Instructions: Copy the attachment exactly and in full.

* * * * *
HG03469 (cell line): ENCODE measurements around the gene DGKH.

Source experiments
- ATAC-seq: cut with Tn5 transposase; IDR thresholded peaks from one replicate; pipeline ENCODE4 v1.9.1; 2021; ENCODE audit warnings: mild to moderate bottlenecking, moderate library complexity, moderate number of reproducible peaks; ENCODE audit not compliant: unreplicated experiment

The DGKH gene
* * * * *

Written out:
HG03469 (cell line): ENCODE measurements around the gene DGKH.

Source experiments
- ATAC-seq: cut with Tn5 transposase; IDR thresholded peaks from one replicate; pipeline ENCODE4 v1.9.1; 2021; ENCODE audit warnings: mild to moderate bottlenecking, moderate library complexity, moderate number of reproducible peaks; ENCODE audit not compliant: unreplicated experiment

The DGKH gene